Filipino cuisine is a mixture of the many cultures that have influenced the Philippines, which is located in Southeast Asia. Many Filipino recipes use animal parts and other ingredients that are unfamiliar to Americans. Dinuguan baboy is a savory blood and meat stew known as pork blood stew or blood pudding stew. The name of the dish uses words from the Tagalog language, the language of the Filipinos. The word "dinuguan" derives from the Tagalog word for blood: "dugo." The word “baboy” means pig or pork.
Dice 1 to 2 lbs. of mixed pork parts, such as tripe, intestines, stomach, heart, ears, snout and liver.
Place the pork parts in a pot, cover the contents with water and bring the water to a boil.
Simmer the pork parts for about 30 minutes and use a skimmer to remove the residue from the surface of the water. Remove the pork parts from the pot and set them aside. Save the liquid, or stock, from the pot for later use.
Add a little oil to a sauté pan, sauté garlic and onions and add the pork parts, patis and seasonings, such as salt, pepper and laurel leaves. Sauté the mixture for another five minutes.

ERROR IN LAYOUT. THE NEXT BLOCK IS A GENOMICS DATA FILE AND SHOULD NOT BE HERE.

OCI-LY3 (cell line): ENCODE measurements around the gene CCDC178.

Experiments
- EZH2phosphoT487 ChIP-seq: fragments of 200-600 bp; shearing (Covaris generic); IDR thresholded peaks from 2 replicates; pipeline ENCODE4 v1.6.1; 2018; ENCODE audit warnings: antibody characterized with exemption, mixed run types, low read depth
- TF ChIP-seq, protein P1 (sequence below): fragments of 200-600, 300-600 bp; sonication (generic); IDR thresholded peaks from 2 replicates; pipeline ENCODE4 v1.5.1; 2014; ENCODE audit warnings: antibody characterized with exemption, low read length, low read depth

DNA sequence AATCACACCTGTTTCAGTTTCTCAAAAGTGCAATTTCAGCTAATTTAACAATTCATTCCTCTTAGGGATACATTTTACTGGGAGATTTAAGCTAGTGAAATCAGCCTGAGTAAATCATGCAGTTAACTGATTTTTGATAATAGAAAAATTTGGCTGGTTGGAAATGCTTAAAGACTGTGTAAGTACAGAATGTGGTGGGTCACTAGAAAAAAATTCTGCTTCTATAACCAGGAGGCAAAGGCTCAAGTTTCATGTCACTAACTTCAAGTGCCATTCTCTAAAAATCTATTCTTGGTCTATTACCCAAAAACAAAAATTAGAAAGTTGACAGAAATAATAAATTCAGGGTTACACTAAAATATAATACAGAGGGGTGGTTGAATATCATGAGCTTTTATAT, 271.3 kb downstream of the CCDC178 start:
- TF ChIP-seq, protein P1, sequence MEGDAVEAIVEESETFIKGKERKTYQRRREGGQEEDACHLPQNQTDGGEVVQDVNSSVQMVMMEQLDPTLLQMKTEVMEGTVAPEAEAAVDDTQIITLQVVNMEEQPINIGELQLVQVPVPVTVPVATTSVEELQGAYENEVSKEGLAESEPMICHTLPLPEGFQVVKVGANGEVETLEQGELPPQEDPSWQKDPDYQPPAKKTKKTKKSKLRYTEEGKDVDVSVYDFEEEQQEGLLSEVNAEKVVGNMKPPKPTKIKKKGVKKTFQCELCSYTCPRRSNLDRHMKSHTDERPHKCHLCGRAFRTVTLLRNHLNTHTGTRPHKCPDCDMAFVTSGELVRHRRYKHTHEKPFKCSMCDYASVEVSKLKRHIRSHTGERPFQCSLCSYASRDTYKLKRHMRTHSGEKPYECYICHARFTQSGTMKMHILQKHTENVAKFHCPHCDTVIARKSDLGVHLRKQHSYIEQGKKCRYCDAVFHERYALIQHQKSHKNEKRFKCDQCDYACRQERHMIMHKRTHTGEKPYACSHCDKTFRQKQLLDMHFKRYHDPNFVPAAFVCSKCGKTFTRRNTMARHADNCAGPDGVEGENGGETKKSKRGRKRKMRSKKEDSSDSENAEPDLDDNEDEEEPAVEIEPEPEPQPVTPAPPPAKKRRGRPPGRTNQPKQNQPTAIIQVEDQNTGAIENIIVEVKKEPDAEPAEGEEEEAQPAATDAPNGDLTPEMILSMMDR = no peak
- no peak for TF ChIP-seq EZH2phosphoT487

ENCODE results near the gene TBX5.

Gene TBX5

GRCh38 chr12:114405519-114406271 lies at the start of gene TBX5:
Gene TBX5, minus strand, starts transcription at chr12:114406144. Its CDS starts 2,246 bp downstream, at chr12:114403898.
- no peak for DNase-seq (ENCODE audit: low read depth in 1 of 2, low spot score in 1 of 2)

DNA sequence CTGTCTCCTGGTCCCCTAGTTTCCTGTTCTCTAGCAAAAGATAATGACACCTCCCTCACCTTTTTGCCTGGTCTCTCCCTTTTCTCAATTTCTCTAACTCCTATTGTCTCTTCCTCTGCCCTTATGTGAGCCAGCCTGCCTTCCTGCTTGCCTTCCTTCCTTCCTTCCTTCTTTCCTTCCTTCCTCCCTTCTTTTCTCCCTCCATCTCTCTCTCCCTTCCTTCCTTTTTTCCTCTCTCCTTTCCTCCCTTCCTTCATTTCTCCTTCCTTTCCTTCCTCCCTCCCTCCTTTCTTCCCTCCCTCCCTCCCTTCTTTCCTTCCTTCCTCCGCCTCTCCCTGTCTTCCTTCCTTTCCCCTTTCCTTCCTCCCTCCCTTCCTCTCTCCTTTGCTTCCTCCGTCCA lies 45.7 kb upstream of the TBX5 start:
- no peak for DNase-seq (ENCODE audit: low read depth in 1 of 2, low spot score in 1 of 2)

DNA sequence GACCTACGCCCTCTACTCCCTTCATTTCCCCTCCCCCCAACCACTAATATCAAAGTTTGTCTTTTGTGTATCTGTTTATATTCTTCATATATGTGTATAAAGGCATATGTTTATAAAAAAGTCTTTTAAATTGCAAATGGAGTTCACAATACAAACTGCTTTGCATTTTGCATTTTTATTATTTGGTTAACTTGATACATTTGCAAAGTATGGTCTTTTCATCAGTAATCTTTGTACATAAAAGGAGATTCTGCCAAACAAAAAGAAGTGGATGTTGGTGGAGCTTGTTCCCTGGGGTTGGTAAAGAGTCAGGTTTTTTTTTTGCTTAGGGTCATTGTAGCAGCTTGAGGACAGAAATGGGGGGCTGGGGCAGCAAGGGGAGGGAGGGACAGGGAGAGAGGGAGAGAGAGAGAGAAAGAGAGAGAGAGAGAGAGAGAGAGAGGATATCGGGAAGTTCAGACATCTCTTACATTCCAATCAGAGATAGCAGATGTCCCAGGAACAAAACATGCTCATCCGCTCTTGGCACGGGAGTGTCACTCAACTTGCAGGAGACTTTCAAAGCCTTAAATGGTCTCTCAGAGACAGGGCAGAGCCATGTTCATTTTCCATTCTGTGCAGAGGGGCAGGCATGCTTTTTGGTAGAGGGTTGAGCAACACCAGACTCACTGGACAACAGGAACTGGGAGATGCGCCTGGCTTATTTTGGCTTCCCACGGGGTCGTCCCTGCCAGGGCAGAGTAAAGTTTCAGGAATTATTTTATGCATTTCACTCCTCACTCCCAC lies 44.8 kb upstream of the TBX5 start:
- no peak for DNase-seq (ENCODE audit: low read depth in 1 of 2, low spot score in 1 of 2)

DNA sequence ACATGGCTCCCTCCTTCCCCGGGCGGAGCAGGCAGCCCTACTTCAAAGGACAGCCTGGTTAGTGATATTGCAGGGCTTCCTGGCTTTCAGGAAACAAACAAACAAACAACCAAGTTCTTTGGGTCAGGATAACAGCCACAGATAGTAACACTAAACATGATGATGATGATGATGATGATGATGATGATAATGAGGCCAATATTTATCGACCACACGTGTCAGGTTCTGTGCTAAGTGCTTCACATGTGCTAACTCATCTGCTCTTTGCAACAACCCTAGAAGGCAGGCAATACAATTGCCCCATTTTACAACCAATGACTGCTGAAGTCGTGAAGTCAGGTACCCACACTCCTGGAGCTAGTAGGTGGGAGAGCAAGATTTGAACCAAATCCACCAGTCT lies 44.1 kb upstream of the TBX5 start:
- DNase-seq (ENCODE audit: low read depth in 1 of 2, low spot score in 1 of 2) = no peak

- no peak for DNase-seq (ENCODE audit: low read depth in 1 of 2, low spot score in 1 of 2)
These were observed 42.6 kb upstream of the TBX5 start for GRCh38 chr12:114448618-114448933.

Pour the vinegar, about 1 cup or your preferred amount, and do not stir the mix. Bring the liquid to a boil.
Reduce the heat and leave the pot uncovered while the contents simmer until nearly all of the liquid has evaporated.
Add the stock you set aside after cooking the pork parts and allow the mixture to simmer for another five minutes.
Mix the pork blood into the contents in the pot and add seasonings, such as long green or chili peppers, sugar, salt and pepper.
Cook the dinuguan baboy for another 10 minutes, allow it to thicken and stir it to prevent curdling.
Serve your dinuguan baboy hot with puto rice cake or rice.